The Rules establish an arena in which the parties should conduct discovery under minimal judicial oversight. See Proposed Amendments to the Federal Rules of Civil Procedure Relating to Discovery, 48 F.R.D. 487, 488 (1969, 1970). When the Court must resolve a discovery dispute through a motion, it “must . . . require the party . . . whose conduct necessitated the motion, the party or attorney advising that conduct, or both to pay the movant’s reasonable expenses incurred in making the motion, including attorney’s fees.” Fed.R.Civ.P. 37(a)(5)(A) (emphasis added). Even so, the Court may award fees only where nondisclosure was not “substantially justified” and where the movant first attempted “in good faith to obtain the disclosure or discovery without court action . . . .” Fed.R.Civ.P. 37(a)(5)(A)(i)– (ii).
Midwest first asks the Court to find that the Defendants waived their objections to the Requests for Production by repetitiously asserting generic objections rather than specifically objecting to each request. I find that the Defendants have waived their objections.
“Objections are valid only if they specifically apprise the opposing party, and the Court, about the nature of the otherwise responsive documents that the responding party will not produce.” Novelty, Inc. v. Mountain View Marketing, Inc., 265 F.R.D. 370, 375 (S.D. Ind. 2009). “Thus, ‘general objections’ made without elaboration, whether placed in a separate section or repeated by rote in response to each requested category, are not ‘objections’ at all-and will not be considered.’” Id. Accord Mills v. E. Gulf Coal Preparation Co., LLC, 259 F.R.D. 118, 132 (S.D. W.Va. 2009); Sabol v. Brooks, 469 F.Supp.2d 324, 328–29 (D. Md. 2006).
The Defendants’ objections are not specific. They open with nine general “Objections Applicable to Each Request.” (Filing No. 31-2 at ECF pp. 1–2.) Here, the Defendants objected to “to the extent” each request exceeds the scope of discovery. (Id.) The Defendants’ “individual” objections fare no better. Seventeen of the eighteen are identical to one another. (See Id. at ECF pp. 3– 10.) To those requests, the Defendants object “to the extent” Midwest seeks privileged information and because the requests are “overbroad in scope, unduly burdensome, and seeking irrelevant information . . . .” (Id.) The Defendants’ response to Request No. 2 adds one inconsequential sentence, objecting again “to the extent” Midwest seeks information it could obtain elsewhere. (Id. at ECF p. 3.)
These statements explain neither the nature of the documents withheld nor what justifies withholding them. See Novelty, Inc., 265 F.R.D. at 375. The opponent of a discovery request need not state the obvious fact that she objects “to the extent” it exceeds the scope of discovery. Rather, the opponent must state how and why each request exceeds the scope of discovery and produce requested documents that fall within that scope. See Mills, 259 F.R.D. at 132 (explaining the elements of a proper objection).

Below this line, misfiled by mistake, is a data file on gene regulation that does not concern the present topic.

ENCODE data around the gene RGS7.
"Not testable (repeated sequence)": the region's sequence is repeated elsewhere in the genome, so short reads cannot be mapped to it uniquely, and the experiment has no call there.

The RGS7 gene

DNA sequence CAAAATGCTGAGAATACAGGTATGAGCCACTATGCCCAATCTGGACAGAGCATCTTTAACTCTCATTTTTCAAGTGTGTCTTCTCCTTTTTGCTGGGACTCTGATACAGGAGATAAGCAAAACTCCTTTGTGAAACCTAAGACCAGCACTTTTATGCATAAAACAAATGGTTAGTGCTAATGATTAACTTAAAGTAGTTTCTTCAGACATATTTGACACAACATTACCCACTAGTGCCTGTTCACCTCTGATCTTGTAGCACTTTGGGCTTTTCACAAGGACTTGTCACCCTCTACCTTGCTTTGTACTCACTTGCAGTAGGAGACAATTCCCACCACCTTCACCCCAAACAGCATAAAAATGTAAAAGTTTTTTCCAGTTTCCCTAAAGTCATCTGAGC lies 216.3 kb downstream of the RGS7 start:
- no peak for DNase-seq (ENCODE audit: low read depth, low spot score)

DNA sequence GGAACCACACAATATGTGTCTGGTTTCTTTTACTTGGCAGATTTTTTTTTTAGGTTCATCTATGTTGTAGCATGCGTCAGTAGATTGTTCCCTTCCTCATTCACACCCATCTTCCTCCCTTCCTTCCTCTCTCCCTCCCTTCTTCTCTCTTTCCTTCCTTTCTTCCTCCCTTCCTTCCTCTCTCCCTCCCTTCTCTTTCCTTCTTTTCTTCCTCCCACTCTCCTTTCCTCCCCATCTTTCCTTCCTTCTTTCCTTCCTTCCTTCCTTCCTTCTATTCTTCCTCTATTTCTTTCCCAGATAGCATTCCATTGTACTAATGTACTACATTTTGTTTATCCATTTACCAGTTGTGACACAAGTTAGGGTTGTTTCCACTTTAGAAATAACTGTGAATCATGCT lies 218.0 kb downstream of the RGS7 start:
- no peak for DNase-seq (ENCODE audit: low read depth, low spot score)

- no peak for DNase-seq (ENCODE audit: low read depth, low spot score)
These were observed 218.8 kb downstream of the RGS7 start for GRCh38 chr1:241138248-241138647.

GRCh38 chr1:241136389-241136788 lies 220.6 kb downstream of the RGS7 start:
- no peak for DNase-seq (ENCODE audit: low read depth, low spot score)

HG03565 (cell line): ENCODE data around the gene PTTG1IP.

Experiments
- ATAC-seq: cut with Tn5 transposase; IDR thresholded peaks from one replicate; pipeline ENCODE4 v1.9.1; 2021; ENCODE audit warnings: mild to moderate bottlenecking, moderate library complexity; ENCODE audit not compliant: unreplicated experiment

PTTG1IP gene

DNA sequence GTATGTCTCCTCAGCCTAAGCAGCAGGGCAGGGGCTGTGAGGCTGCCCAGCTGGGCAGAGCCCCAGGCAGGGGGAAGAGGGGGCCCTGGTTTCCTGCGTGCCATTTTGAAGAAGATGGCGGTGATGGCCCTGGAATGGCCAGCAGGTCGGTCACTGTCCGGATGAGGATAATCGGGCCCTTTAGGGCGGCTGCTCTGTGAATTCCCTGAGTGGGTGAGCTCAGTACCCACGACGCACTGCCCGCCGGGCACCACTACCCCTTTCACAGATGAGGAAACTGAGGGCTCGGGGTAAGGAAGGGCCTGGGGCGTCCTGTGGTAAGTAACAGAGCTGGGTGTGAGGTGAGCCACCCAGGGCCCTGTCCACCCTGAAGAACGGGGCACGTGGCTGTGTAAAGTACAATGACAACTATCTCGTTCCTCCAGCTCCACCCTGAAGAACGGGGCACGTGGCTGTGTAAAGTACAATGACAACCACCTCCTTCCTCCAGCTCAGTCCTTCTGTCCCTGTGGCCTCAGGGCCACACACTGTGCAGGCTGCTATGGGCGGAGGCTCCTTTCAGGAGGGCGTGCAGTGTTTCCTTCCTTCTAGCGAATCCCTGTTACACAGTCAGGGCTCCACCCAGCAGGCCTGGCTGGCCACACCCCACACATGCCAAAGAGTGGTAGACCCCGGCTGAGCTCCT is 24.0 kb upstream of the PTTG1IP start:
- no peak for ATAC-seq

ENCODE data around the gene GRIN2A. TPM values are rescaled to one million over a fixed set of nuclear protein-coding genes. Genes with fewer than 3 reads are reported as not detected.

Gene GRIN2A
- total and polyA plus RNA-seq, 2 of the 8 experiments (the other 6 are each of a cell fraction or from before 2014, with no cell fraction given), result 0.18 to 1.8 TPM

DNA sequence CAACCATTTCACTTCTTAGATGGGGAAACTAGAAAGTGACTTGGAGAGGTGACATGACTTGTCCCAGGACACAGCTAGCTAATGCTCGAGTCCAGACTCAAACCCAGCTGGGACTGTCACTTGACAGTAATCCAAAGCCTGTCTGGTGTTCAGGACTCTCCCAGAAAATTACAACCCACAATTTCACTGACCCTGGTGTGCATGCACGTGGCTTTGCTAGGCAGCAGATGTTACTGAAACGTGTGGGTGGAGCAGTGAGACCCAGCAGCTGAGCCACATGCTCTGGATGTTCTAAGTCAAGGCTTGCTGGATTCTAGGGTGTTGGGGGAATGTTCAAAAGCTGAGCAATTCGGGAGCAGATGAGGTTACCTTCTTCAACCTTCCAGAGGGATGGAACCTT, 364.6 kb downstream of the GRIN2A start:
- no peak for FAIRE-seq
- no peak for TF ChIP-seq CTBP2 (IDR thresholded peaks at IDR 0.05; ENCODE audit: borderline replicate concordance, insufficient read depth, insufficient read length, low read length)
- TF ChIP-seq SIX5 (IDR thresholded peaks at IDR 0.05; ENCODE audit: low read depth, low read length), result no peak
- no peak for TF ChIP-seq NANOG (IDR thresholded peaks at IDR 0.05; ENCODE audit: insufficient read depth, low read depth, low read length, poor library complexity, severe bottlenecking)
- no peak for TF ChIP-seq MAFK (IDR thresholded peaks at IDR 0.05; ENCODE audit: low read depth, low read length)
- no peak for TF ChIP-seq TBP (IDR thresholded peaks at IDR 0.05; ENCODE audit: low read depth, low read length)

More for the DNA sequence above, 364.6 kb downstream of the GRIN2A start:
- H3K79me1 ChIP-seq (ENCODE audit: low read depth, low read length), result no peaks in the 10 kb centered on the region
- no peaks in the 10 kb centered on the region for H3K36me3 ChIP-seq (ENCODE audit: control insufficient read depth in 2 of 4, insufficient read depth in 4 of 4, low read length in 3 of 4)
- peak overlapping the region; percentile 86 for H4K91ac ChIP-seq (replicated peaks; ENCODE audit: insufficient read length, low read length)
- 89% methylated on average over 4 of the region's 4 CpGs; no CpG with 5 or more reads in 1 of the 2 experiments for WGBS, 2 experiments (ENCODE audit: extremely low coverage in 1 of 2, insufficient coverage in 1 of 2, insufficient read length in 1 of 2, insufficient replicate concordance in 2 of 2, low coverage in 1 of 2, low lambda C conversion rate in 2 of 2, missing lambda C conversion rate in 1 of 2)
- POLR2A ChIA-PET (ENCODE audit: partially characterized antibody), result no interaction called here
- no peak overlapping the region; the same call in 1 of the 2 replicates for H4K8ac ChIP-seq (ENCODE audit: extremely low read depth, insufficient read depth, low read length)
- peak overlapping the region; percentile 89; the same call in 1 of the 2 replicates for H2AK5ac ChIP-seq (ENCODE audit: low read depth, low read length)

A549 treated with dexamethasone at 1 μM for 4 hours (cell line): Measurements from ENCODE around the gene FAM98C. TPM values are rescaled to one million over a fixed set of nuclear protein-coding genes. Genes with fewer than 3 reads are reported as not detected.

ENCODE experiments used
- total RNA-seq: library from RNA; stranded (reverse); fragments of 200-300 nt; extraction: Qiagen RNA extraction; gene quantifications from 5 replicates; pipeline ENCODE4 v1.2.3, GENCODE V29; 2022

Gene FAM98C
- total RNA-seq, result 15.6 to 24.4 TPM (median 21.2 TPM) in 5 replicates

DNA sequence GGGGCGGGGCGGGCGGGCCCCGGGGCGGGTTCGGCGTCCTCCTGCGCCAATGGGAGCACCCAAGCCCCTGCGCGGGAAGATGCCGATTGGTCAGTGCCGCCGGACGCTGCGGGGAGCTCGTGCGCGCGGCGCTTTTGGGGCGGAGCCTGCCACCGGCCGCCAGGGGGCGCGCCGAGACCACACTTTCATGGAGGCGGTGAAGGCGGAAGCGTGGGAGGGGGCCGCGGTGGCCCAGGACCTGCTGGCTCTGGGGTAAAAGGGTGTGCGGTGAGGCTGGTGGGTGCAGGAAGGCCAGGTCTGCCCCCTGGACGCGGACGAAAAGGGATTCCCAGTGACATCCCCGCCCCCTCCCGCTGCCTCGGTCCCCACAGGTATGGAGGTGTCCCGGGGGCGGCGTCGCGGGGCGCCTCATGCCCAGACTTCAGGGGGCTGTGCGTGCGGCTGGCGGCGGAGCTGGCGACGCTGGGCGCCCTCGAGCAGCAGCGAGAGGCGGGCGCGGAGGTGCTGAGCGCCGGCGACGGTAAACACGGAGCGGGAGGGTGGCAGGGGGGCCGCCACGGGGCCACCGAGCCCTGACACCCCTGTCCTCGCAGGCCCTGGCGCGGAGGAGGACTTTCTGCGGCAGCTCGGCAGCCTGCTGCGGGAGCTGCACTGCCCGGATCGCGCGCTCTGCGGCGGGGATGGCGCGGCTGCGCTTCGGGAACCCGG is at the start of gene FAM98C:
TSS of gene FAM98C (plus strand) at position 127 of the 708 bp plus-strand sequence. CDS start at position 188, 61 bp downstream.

Accordingly, the Defendants have waived their objections to the requests for production, and they must produce all responsive documents. Even in their briefing on this issue, the Defendants have not specified how any request imposes an undue burden, exceeds the bounds of relevance, seeks privileged documents, or otherwise falls beyond the scope of discoverability. (See Filing No. 42 at ECF pp. 3–9.) In fact, the Defendants offer only one reference to legal authority: the Indiana Rules of Trial Procedure, which do not govern this case. (See Id. at ECF pp. 2–3.) Instead, the Defendants claim-broadly and repeatedly-that discovery is inappropriate because Midwest never received an offer to invest in Pure Path. (See Id. at ECF pp. 1, 3, 4, 5, 8.)
This retort cannot spare the Defendants from honoring Midwest’s requests. Whether Midwest received an offer to invest in Pure Path is a central factual issue in the case. A case’s merits are not litigated in discovery motions. If Midwest’s case is so frivolous that discovery could be seen as abusive, the Defendants’ recourse is to seek a protective order staying or limiting discovery until a dispositive motion may be heard. (See Fed.R.Civ.P. 26(c)(1).) Refusing to participate in discovery is not an option.
Therefore, the Defendants will serve revised responses and produce responsive documents within 15 days of this Entry. Having waived their objections, the Defendants may withhold responsive documents only on the basis of a good-faith claim of privilege. Should the Defendants assert privilege, they must also serve a privilege log complying with Rule 26(b)(5)(A)(ii).
If the Defendants have concerns about how a particular document will be used, they may move for a protective order asking the Court to impose appropriate restrictions. Again, they may not simply withhold the documents.
Finally, I GRANT Midwest’s motion for fees and costs. The Defendants have not rebutted Midwest’s assurance that it has sought an extrajudicial resolution as required by Rule 37(a)(5)(A). Moreover, as I have explained above, the Defendants have failed to demonstrate that their objections and nondisclosure were substantially justified. Midwest may file an appropriately-documented petition for reasonably-incurred expenses within 15 days of this Entry. The Defendants may respond within 10 days of that filing.
For the foregoing reasons, I GRANT Midwest’s motion by:
1. striking the Defendants’ objections to Plaintiffs First Request for Production of Documents;
2. ordering the Defendants to serve revised responses and produce responsive documents within 15 days of this Entry; and
3. awarding Midwest reasonable expenses incurred in making this motion consistent with Federal Rule of Civil Procedure 37(a)(5)(A).